With my new book – What would Keynes do? – The brief was to write essays on how famous economists would respond to everyday questions. So for example, for the question – Is it OK to be selfish? I examined how the likes of Adam Smith, Karl Marx, Arthur Pigou and Alfred Marshall might answer this question – using their economic teachings.
It was a good experience to research and share the views of different economists, but now I’ve finished writing the book, I want to have my own say on these questions. Over the next few weeks, I am going to introduce the 40 different questions and give my perspective. Of course, you might gain illumination by buying the books and reading what the real economists say!
Is it OK to be selfish?
This is a difficult economic question because my first instinct is to look beyond the subject of economics. After a fashion, I follow a spiritual path of meditation and selfless service. So I am going to be biased in coming to the conclusion we should be less selfish.
Briefly, what do the economists say?
Adam Smith’s perspective
The inspiration for tackling this question came from Adam Smith and the important observation of free markets. Smith observed that if individuals seek to maximise their own personal utility – it can still lead to a benefit for everyone in society.
“It is not from the benevolence of the butcher, the brewer, or the baker, that we expect our dinner, but from their regard to their own interest. We address ourselves, not to their humanity but to their self-love, and never talk to them of our necessities but of their advantages.”
– The Wealth Of Nations, Adam Smith.
However, although the ‘invisible hand’ can enable multiple individuals pursuing their self-interest to cause an efficient outcome, it is not a universal panacea. There are many cases where pursuing your self-interest can cause loss of economic and social welfare.
For any A-level student, they will know this through the different types of market failure
- It may be in your self-interest to play loud music late at night. But, this creates an external cost for your neighbours living nearby. If you pursue your self-interest, it causes deadweight welfare loss because your neighbour can’t sleep.
- It could be a monopoly charging higher prices because consumers don’t have any alternatives. However, although the firm benefits from higher profit, it causes inequality and consumers are exploited by the profit-maximizing monopoly.
These simple examples show the limitations of relying on self-interest. When making decisions, there needs to be a greater code than just your economic welfare. How do my actions affect other people? We can’t always rely on government regulation to deal with self-interest. Sometimes it is better to live co-operatively.
Which economic system is best?
There is often a debate about which economic system is best – should it be free-market, socialist or something different? However, if people are selfish, then every economic system will have its failings. If people are less selfish, then different economic systems will be more effective. If people are self-giving, then in a free-market, the powerful monopoly may choose not to exploit their workers and consumers but set fair prices and fair wages.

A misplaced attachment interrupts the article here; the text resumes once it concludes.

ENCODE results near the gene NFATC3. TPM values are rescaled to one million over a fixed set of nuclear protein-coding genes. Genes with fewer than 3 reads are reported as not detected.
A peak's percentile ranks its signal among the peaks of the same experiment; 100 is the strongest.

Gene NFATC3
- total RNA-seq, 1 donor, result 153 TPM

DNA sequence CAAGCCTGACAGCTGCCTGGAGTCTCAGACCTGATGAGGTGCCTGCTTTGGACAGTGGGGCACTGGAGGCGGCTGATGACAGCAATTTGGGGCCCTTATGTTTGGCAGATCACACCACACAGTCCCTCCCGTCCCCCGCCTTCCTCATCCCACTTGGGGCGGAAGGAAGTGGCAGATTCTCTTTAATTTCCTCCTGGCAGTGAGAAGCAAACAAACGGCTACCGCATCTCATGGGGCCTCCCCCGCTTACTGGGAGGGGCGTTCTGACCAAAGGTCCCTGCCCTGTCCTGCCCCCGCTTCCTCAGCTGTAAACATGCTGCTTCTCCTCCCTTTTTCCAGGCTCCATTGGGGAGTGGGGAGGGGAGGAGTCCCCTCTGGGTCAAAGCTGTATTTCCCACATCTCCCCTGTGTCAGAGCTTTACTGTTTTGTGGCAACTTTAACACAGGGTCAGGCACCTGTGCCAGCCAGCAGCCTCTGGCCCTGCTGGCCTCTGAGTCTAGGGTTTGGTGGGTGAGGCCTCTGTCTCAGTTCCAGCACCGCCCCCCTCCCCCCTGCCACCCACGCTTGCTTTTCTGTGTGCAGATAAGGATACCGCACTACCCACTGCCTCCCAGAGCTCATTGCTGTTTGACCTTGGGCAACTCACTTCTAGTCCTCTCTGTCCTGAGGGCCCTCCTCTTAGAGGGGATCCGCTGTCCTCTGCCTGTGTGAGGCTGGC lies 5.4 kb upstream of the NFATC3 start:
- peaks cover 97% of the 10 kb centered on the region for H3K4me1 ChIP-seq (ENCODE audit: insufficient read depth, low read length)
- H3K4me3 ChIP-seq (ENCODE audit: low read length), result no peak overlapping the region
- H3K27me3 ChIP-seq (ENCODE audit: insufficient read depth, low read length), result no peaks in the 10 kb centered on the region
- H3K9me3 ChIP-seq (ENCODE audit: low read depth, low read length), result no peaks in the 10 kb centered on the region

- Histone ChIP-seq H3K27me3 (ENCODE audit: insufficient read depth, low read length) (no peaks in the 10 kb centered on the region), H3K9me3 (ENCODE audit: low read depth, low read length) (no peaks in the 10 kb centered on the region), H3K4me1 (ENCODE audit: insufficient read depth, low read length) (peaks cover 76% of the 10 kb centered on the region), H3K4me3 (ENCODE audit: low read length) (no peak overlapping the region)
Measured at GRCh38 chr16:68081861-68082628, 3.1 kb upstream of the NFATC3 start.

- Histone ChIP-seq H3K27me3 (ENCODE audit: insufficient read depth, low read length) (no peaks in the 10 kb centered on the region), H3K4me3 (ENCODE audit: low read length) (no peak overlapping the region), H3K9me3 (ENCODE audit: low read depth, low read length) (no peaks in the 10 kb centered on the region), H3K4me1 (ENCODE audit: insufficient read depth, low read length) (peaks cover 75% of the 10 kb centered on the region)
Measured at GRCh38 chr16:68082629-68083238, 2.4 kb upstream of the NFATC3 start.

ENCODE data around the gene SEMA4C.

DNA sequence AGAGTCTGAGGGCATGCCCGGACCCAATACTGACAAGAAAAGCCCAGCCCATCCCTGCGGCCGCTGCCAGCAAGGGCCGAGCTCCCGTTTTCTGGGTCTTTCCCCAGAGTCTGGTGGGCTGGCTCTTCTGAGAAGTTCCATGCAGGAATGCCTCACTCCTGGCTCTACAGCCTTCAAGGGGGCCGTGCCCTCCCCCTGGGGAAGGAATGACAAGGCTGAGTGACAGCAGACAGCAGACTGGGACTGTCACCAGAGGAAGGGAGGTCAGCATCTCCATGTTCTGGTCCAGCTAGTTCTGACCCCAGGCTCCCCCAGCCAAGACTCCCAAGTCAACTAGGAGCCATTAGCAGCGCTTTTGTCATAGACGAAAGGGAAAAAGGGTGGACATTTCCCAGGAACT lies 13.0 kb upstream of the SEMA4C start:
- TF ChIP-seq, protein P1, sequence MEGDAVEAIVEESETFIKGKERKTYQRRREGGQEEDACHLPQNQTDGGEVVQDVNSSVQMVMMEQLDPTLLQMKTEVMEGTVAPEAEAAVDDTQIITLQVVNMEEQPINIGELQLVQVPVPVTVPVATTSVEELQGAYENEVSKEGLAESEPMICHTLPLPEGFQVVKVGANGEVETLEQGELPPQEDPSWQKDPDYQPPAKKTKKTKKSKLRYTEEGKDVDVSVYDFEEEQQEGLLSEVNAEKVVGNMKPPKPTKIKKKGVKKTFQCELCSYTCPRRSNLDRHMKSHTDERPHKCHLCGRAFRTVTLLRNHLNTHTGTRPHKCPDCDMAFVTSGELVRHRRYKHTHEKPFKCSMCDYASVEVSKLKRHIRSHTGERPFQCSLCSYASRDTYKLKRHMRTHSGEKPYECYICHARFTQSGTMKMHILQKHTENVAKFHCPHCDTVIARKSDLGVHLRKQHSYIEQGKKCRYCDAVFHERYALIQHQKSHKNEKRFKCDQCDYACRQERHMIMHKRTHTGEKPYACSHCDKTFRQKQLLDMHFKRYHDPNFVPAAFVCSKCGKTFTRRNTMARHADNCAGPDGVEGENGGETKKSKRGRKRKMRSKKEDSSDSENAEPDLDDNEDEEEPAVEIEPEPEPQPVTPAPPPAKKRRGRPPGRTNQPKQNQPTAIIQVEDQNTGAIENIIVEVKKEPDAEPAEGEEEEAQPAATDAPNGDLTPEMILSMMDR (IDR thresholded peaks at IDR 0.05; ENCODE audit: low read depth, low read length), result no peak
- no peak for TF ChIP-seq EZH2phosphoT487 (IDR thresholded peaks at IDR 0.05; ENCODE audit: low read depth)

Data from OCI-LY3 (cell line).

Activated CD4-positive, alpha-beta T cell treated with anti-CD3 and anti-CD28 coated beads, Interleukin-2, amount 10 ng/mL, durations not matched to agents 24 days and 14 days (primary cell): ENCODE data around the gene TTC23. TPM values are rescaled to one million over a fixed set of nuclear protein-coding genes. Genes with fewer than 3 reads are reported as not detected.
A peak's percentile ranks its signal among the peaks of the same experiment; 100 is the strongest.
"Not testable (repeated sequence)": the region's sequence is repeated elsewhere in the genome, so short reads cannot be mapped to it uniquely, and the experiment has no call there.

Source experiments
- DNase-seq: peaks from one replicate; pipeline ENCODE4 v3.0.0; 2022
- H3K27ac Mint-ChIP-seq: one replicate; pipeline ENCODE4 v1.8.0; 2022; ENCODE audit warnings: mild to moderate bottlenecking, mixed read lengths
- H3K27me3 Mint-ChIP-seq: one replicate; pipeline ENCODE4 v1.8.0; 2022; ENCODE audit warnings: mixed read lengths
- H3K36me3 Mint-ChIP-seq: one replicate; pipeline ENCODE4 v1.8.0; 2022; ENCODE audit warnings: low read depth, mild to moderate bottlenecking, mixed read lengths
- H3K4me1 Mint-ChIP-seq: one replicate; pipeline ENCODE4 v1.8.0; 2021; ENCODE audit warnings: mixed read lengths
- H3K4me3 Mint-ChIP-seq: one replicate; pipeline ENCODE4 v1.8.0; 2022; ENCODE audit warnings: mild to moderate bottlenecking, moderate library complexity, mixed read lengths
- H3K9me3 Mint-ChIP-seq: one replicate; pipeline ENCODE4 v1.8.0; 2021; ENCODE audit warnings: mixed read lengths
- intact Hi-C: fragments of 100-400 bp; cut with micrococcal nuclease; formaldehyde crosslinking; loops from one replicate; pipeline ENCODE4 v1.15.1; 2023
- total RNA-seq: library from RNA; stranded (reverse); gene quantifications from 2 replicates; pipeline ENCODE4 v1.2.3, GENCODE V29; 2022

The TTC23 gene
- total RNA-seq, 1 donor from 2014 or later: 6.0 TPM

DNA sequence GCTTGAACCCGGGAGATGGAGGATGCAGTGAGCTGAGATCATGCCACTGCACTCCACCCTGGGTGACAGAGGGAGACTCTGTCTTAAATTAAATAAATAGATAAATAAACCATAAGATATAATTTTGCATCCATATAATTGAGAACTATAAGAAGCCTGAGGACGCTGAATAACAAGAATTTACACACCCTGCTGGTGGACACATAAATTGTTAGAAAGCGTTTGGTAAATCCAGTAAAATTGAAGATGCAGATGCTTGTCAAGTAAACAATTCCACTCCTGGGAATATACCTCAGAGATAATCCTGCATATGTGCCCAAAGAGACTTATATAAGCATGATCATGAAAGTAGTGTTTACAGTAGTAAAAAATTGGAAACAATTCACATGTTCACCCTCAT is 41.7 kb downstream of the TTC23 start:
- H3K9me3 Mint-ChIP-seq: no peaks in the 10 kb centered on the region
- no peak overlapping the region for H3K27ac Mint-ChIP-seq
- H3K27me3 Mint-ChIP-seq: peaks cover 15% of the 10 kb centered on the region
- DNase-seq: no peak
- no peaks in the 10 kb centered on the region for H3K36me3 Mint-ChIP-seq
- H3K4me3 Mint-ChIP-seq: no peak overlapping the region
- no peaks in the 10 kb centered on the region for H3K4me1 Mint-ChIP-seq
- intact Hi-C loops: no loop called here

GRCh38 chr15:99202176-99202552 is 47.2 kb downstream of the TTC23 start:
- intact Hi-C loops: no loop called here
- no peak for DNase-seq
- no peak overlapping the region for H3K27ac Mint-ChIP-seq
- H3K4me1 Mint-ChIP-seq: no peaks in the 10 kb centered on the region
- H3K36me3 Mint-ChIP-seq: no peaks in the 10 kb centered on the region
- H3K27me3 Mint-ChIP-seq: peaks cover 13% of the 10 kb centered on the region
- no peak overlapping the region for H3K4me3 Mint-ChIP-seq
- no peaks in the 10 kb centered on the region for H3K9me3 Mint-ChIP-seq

Government intervention tries to correct for market failure, but if government officials are selfish and greedy, then we will probably see some form of government failure. If people are selfless and self-giving then people will be motivated to work hard and efficiently – even if they don’t have a profit incentive.
So long as you don’t change human behaviour, every economic system will have weaknesses.
The costs of selfishness
In a free-market, the pursuit of profit and gain for the self are often encouraged as being a good thing. However, this can cause problems with selfish behaviour erode norms of good behaviour and social co-operation. This can of selfish behaviour can be seen in financial markets when bankers take risks to maximise their potential bonuses.
Does learning economics make you more selfish?
- According to this journal, economics professors gave less money to charity
- Economic majors were more likely to consider greed is good.
- After studying economics, Israeli students rated helpfulness, loyalty and honesty as less important than they did at the start
- (Via – More evidence that economics makes you more selfish)
You can treat these studies with scepticism. But, does a subject which teach the invisble hand and value of utility maximisation subtly change your worldview in a negative way?
However, in defence of economics, I would say that the characterisation that economists rely on a selfish perspective is limited. It is true that the rational economic man is part of free-market economics. But, there is also a growing trend in economics to offer more holistic solutions to fundamental economic problems. These solutions involve considering a much wider scope of motivations, aims and goals. Rather than trying to maximise just financial goals, economists also try to improve overall welfare and encourage a system which involves a greater sense of co-operation and less of competition.
This is one of the harder questions due to the temptation to veer away from economics. A good economists might well say, changing human behaviour is beyond the scope of economics. To a large extent, they are right. But, there is also a danger of saying that selfishness and greed are good because the market will magically make everything efficient. Economists also have to be aware of the unintended consequences of their own economic models. If we model selfishness, then it can encourage more selfish attitudes in society.
So it is OK to be selfish? I will definitely disagree with Milton Friedman and the like and say no!
- What would Keynes do? at Amazon